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  1. #1
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    So This May Be A Stupid Corn Question

    So, Bourbon is made from a mixture of grains that is predominated by corn. Vodka and Gin are often made from mixtures of grains that seem to include more corn than Bourbon. What does corn bring to the Bourbon party? Is it mearly a carbohydrate to convert into alcohol? Does the corn add no flavor or scent? Is the smell and taste I had associated with corn actually a product of the sour mash and not the corn per se?

  2. #2
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    Re: So This May Be A Stupid Corn Question

    One major thing to note in comparing the mashbills of bourbon to those of vodka and gin, is that vodka and gin are distilled to much higher proofs. This higher proof makes for purer alcohol with less of a distinctive flavor (the definition of vodka is "flavorless and odorless.") Lower proof distillation leaves more of the distinctive flavors of the grains used in the mashbill.
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  3. #3
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    Re: So This May Be A Stupid Corn Question

    Quote Originally Posted by barturtle View Post
    One major thing to note in comparing the mashbills of bourbon to those of vodka and gin, is that vodka and gin are distilled to much higher proofs. This higher proof makes for purer alcohol with less of a distinctive flavor (the definition of vodka is "flavorless and odorless.") Lower proof distillation leaves more of the distinctive flavors of the grains used in the mashbill.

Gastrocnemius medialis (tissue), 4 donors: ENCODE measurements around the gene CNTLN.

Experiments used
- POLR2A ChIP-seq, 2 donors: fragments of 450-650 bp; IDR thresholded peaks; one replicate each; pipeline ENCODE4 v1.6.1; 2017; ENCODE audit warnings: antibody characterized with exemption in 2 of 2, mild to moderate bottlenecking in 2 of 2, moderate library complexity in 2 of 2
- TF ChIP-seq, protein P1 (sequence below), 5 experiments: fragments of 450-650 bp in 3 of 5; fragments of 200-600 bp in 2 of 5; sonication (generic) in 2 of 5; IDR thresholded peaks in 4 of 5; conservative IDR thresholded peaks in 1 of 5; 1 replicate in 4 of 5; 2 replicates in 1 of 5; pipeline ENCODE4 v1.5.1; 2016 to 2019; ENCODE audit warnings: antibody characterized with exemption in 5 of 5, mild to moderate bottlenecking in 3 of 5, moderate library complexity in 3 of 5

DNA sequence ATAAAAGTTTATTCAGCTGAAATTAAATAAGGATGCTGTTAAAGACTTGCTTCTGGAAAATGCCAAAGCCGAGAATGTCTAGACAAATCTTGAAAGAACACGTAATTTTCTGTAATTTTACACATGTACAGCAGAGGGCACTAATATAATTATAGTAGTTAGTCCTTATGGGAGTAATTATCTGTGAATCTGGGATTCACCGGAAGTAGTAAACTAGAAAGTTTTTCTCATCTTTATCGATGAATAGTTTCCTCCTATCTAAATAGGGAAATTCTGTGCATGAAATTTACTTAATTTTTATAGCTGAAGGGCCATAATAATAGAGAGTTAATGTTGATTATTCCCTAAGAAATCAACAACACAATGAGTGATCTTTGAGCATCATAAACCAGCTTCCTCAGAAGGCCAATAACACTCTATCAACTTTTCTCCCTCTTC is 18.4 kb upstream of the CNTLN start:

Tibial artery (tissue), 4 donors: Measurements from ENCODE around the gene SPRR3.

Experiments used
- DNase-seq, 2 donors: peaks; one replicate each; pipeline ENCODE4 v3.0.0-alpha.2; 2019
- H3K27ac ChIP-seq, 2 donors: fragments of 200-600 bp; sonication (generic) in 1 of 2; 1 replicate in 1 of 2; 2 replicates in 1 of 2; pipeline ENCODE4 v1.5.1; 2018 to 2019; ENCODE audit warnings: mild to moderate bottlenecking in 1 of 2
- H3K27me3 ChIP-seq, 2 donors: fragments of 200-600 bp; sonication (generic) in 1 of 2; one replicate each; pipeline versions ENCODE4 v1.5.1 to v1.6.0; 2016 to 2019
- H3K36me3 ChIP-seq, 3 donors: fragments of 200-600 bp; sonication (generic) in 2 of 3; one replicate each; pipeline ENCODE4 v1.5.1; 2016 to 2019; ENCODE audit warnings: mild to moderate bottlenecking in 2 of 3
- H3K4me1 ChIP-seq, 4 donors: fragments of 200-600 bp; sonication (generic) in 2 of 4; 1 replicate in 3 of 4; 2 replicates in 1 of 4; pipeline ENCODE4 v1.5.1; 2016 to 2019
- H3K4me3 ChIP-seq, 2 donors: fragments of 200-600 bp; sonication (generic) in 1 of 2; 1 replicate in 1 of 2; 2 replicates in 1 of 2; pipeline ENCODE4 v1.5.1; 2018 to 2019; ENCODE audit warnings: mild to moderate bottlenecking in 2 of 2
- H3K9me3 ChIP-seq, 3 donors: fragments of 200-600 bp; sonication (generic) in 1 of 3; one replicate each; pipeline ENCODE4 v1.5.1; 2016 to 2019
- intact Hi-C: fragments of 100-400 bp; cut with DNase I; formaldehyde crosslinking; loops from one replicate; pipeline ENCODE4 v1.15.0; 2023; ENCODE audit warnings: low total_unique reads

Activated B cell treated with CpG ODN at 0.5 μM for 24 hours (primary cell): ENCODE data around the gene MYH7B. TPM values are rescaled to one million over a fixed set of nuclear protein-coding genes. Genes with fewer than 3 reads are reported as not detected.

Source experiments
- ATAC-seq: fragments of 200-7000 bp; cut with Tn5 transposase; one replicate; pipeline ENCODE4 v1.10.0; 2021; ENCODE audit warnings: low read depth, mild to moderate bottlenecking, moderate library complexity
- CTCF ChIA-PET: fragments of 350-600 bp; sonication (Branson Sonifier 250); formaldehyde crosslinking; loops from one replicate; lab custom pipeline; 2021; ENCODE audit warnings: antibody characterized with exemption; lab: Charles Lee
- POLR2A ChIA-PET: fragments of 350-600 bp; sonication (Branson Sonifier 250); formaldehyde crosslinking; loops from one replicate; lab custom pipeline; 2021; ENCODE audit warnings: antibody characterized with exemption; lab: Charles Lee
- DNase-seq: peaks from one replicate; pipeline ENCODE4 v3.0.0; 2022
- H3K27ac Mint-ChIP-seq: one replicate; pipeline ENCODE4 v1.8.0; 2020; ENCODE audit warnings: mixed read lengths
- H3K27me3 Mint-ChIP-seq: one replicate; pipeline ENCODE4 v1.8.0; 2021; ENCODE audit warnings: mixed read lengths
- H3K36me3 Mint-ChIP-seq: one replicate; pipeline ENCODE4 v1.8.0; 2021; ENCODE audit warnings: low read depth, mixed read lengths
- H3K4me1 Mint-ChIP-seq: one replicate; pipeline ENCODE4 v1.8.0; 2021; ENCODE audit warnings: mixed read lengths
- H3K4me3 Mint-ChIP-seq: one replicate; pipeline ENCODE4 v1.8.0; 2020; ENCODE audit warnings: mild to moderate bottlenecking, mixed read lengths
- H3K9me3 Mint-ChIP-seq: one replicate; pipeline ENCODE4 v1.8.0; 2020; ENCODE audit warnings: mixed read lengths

In addition...give a bottle of corn whisky a try and most of your questions will be answered. Also, try the Bernheim wheat whisky it has more wheat than almost any other whisky.
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  4. #4
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    Re: So This May Be A Stupid Corn Question

    The most significant difference between vodka and whiskey is distillation proof. Vodka is distilled to 95% alcohol. Whiskey is distilled to 65-70% alcohol. so flavor from the ingredients (the grains but also the yeast) is retained. It's vodka where the original raw material doesn't matter much because the high distillation proof removes almost all of the original flavors. Whiskey retains a lot of the orignal flavors, so the different combinations of ingredients matter more.

    Most vodka is made 100% from corn, mainly because it's the least expensive cereal.

  5. #5
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    Re: So This May Be A Stupid Corn Question

    I see, so they are literally cooking out any flavors from the white liquor that is used for Vodka and Gin while some of these flavors are allowed to persist in Whiskeys due to the lower proof level. Would that be correct? Is the proof level of the white liquor controlled by the heat of distilling or the number of times the mash is distilled? When you walk into the fermenting rooms in the distilleries that allow tours the smell is amazing. I seem to sense that smell in whiskeys that use more corn than others. For example Dickell, Makers Mark, Woodford Reserve, Four Roses, etc all seem to have this tang, sweetness, bread dough smell. That is why I asked if what I am smelling is the result of the sour mash or corn.

  6. #6
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    Re: So This May Be A Stupid Corn Question